Home' Trinidad and Tobago Guardian : February 4th 2016 Contents Oh God said to Abraham, "Kill me a
Abe says, "Man, you must be
puttin' me on"
God say, "No." Abe say, "What?"
God say, "You can do what you
want Abe, but
The next time you see me comin'
you better run."
Well Abe says, "Where do you
want this killin' done?"
God says, "Out on Highway 61."
Well Georgia Sam, he had a bloody
Welfare Department they wouldn't
give him no clothes.
He asked poor Howard, "Where can
Howard said: "There's only one
place I know."
Sam said: "Tell me quick, man, I got
Ol' Howard just pointed with his
And said: "That way, down on
Well Mack the Finger said to Louie
"I got 40 red, white and blue
And a thousand telephones that
Do you know where I can get rid of
And Louie the King said: "Let me
think for a minute, son."
And he said: "Yes, I think it can be
Just take everything down to
Now the fifth daughter on the 12th
Told the first father that things
"My complexion," she said, "is much
He said: "Come here and step into
the light"; he says: "Hmm you're
Let me tell the second mother this
has been done."
But the second mother was with
the seventh son
And they were both out on
Now the rovin' gambler he was
He was tryin' to create a next
He found a promoter who nearly
fell off the floor
He said: "I never engaged in this
kind of thing before,
But yes, I think it can be very easily
We'll just put some bleachers out
in the sun
And have it on Highway 61."
(Bob Dylan---Highway 61)
I was headed for Sandy Grande
on what must pass as Highway
Uno, when a laughter-cracked
northern English accent rose from
the BBC World Service, recalling
the recording of Bob Dylan s sem-
inal 1965 album Highway 61
Revisited. Genius, like most things
in life, is easily forgotten or taken
for granted---until we get a slap in
the face with a wet fish. Taking
the bends on the Valencia bypass
more than 40 years after Mr Zim-
merman took popular music by
the throat, I finally discovered
how like Miles Davis and Thelo-
Thursday, February 4, 2016 www.guardian.co.tt Guardian
nius Monk---both famous for hitting
the recording studio with no sheet
music or rehearsals---Bob blew the
gates of Eden wide apart in no more
than six days of explosive creativity.
Apart from the fabled guitarist Mike
Bloomfield (who would be dead from a
heroin overdose at 37), none of the ses-
sion musicians on Highway 61 had
played with Dylan before. Some of them,
like the Nashville guitarist roped in at
the last minute to play on Desolation
Row, hadn t even heard of him. Dylan
arrived with no lyrics but a headful of
ideas and a creative will strong enough
to realise his visions.
He d already started shedding the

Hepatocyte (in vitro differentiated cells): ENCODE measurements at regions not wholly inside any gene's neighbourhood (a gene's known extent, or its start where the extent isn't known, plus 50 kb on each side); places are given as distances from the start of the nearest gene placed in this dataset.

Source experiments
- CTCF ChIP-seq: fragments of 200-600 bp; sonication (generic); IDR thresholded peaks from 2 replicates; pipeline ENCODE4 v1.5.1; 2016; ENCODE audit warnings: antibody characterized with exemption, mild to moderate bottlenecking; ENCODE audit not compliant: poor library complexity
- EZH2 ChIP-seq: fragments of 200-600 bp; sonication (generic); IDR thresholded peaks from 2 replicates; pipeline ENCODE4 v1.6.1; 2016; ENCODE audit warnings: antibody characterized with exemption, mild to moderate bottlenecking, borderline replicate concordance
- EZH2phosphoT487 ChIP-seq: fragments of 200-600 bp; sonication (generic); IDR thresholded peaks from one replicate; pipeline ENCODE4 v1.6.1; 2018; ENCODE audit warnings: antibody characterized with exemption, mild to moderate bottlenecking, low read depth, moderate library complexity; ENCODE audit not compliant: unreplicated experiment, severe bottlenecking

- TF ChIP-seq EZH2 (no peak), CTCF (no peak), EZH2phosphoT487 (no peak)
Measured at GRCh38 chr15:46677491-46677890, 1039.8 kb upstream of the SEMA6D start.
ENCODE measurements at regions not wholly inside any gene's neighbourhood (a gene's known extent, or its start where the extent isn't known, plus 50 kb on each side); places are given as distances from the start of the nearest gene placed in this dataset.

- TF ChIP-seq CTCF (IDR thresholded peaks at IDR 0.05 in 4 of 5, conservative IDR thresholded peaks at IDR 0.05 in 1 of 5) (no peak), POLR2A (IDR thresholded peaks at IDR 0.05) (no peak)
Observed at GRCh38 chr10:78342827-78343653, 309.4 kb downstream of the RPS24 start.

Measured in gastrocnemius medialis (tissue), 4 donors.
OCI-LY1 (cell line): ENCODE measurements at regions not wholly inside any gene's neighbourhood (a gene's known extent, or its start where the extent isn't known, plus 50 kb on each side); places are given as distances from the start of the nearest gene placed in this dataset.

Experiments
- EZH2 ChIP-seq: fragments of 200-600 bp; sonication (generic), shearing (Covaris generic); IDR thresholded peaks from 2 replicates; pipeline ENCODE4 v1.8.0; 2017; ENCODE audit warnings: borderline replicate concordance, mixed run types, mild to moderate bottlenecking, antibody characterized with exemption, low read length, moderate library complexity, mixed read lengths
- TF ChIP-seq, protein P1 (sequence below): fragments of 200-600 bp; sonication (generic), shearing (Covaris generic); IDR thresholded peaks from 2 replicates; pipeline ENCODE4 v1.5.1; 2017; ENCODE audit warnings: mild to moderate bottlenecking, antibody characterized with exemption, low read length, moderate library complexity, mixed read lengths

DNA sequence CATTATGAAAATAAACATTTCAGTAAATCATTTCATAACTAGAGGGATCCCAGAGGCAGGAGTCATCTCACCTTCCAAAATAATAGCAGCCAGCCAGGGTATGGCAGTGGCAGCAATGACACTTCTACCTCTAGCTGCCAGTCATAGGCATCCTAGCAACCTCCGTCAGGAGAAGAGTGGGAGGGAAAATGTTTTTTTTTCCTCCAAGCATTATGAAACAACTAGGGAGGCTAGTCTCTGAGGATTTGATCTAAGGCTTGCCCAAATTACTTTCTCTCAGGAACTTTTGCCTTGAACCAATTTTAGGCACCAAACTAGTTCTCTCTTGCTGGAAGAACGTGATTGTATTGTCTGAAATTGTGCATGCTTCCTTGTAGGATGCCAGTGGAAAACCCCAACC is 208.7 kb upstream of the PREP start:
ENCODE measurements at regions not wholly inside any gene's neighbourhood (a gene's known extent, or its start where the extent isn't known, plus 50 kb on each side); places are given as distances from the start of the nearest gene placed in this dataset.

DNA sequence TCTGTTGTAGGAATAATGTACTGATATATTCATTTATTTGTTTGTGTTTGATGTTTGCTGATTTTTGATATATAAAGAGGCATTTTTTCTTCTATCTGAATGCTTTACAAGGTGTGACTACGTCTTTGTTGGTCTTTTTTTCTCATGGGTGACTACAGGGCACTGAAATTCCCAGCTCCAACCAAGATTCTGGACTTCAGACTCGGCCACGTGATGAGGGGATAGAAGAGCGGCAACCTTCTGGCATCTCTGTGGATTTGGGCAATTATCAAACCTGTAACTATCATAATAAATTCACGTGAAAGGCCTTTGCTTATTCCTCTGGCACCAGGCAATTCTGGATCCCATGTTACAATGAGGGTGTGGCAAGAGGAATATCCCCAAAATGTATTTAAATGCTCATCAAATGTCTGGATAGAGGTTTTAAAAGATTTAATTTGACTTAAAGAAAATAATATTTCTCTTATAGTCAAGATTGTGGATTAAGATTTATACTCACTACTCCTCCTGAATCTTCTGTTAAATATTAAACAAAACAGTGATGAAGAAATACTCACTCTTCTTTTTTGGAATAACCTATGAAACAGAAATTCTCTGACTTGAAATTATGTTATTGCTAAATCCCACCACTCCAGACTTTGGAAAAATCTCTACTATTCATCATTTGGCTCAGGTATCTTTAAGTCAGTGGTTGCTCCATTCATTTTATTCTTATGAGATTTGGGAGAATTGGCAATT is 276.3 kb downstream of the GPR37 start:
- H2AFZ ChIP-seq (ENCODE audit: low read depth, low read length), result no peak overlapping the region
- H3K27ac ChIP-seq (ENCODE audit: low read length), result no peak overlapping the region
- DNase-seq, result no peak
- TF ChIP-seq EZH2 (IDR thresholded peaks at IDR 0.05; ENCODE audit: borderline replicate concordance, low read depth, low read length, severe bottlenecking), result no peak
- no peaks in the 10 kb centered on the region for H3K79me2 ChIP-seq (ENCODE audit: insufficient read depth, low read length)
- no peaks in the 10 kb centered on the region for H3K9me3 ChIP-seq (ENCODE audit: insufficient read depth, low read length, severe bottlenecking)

labels fabricated by folk music purists
and music producers for whom the
artiste was probably the lowest form of
life. Compromise was not a word in his
extensive vocabulary and very few peo-
ple, either in the music industry itself
or amongst those who consumed its
products, could get their heads round
his---probably the same response William
Blake, Franz Kafka, James Joyce, Baude-
laire or Gabriel Garcia Marquez met
But Dylan literally plugged himself
into the mega voltage, trampling down
barriers (which existed only in the minds
of the mindless), liberating musicians
and poets to explore indefinitely and in
the process voicing the dreams and
nightmares of millions.
Dylan reminds me of our own enfant
terrible grown old but still as acute and
creative as back in the days of Mancrab.
The storm in a shot glass over his Anna
Pavlova "Dying Swan" presentation is
yet another timely reminder of how we
ignore true creativity, mostly because
it s so startling we are left disoriented
and fall back on standards of medioc-
To the criticism that Pavlova has
nothing to do with the Caribbean, I
would counter that its conception fits
very well in the process of creolisation,
which more than anything else defines
Caribbean or Creole culture.
We are as ethnically mixed as we are
culturally; hybridity is our purity, if you
like. Our Creole languages, like our
musics, are fusions of European, African,
Asian and other elements.
Minshall brilliantly taps into dance
traditions of Africa (mokojumbie) and
Europe (classical ballet) with his pointed
comment not just on the mas but our
society itself, with his dying swan motif.
Instead of carping at creativity,
attempting to corral it (or should that
be control it) with meaningless labels,
we should celebrate it.
Beyond all the consumerism, violence,
greed, superficiality which characterises
our "greatest show on earth", Minshall
again reminds us of the creative pos-
sibilities of Carnival (the undying swan)
at a time when we re caught heavy-
footed in a swamp of destruction.
Peter Minshall's mas king (or queen?): The Dying Swan---Ras Nijinsky in Drag as
Pavlova, performed by masquerader Jhaw-Han Thomas. Minshall transforms the
Moko Jumbie (which leaped across the Atlantic from the West coast of Africa to
the Caribbean) into a ballet dancer. "Europe, Africa, male, female, traditional mas
vs beads and bikinis --- so many collisions were choreographed into this creation
it was thrilling," writes cultural commentator Annie Paul in a recent blogpost.
Others disagree. PHOTO: SHIRLEY BAHADUR
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